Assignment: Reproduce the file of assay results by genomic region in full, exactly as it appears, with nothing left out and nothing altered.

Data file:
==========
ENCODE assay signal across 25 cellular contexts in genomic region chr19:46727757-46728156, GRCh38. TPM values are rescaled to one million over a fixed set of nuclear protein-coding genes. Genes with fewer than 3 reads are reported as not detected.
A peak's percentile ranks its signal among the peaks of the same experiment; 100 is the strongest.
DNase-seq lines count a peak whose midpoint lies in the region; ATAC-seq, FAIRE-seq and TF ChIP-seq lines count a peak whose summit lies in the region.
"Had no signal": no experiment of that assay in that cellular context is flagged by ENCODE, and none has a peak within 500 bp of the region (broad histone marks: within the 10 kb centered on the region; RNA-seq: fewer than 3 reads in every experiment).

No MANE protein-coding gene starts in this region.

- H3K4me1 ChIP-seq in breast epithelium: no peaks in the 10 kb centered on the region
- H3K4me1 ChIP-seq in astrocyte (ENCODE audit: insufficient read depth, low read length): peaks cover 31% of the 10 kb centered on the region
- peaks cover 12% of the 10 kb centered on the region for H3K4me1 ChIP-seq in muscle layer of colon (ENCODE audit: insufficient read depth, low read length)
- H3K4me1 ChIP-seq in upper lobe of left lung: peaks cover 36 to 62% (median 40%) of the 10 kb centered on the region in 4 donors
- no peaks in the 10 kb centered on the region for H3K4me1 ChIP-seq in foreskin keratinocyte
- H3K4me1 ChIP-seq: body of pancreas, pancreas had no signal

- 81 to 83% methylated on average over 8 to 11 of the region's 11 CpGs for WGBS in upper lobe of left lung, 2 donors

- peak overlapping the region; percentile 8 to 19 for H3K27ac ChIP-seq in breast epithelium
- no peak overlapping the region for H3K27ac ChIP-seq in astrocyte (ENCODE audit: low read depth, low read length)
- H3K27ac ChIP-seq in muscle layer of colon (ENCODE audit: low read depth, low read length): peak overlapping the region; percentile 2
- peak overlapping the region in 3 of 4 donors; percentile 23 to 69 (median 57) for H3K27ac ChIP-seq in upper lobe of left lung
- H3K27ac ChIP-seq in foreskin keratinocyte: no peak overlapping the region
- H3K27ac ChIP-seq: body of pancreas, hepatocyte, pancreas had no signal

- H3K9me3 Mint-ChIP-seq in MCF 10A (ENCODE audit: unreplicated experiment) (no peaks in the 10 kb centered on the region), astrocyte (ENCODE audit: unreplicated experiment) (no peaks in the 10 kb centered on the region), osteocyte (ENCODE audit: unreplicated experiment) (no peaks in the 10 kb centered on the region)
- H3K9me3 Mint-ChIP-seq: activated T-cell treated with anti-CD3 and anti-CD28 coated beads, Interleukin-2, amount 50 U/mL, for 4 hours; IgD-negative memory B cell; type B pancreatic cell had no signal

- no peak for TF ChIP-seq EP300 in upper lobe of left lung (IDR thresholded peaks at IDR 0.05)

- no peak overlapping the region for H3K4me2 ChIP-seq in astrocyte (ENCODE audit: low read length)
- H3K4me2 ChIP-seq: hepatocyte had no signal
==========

ENCODE assay signal across 25 cellular contexts in genomic region chr19:46727757-46728156, GRCh38. TPM values are rescaled to one million over a fixed set of nuclear protein-coding genes. Genes with fewer than 3 reads are reported as not detected.
A peak's percentile ranks its signal among the peaks of the same experiment; 100 is the strongest.
DNase-seq lines count a peak whose midpoint lies in the region; ATAC-seq, FAIRE-seq and TF ChIP-seq lines count a peak whose summit lies in the region.
"Had no signal": no experiment of that assay in that cellular context is flagged by ENCODE, and none has a peak within 500 bp of the region (broad histone marks: within the 10 kb centered on the region; RNA-seq: fewer than 3 reads in every experiment).

No MANE protein-coding gene starts in this region.

- H3K4me1 ChIP-seq in breast epithelium: no peaks in the 10 kb centered on the region
- H3K4me1 ChIP-seq in astrocyte (ENCODE audit: insufficient read depth, low read length): peaks cover 31% of the 10 kb centered on the region
- peaks cover 12% of the 10 kb centered on the region for H3K4me1 ChIP-seq in muscle layer of colon (ENCODE audit: insufficient read depth, low read length)
- H3K4me1 ChIP-seq in upper lobe of left lung: peaks cover 36 to 62% (median 40%) of the 10 kb centered on the region in 4 donors
- no peaks in the 10 kb centered on the region for H3K4me1 ChIP-seq in foreskin keratinocyte
- H3K4me1 ChIP-seq: body of pancreas, pancreas had no signal

- 81 to 83% methylated on average over 8 to 11 of the region's 11 CpGs for WGBS in upper lobe of left lung, 2 donors

- peak overlapping the region; percentile 8 to 19 for H3K27ac ChIP-seq in breast epithelium
- no peak overlapping the region for H3K27ac ChIP-seq in astrocyte (ENCODE audit: low read depth, low read length)
- H3K27ac ChIP-seq in muscle layer of colon (ENCODE audit: low read depth, low read length): peak overlapping the region; percentile 2
- peak overlapping the region in 3 of 4 donors; percentile 23 to 69 (median 57) for H3K27ac ChIP-seq in upper lobe of left lung
- H3K27ac ChIP-seq in foreskin keratinocyte: no peak overlapping the region
- H3K27ac ChIP-seq: body of pancreas, hepatocyte, pancreas had no signal

- H3K9me3 Mint-ChIP-seq in MCF 10A (ENCODE audit: unreplicated experiment) (no peaks in the 10 kb centered on the region), astrocyte (ENCODE audit: unreplicated experiment) (no peaks in the 10 kb centered on the region), osteocyte (ENCODE audit: unreplicated experiment) (no peaks in the 10 kb centered on the region)
- H3K9me3 Mint-ChIP-seq: activated T-cell treated with anti-CD3 and anti-CD28 coated beads, Interleukin-2, amount 50 U/mL, for 4 hours; IgD-negative memory B cell; type B pancreatic cell had no signal

- no peak for TF ChIP-seq EP300 in upper lobe of left lung (IDR thresholded peaks at IDR 0.05)

- no peak overlapping the region for H3K4me2 ChIP-seq in astrocyte (ENCODE audit: low read length)
- H3K4me2 ChIP-seq: hepatocyte had no signal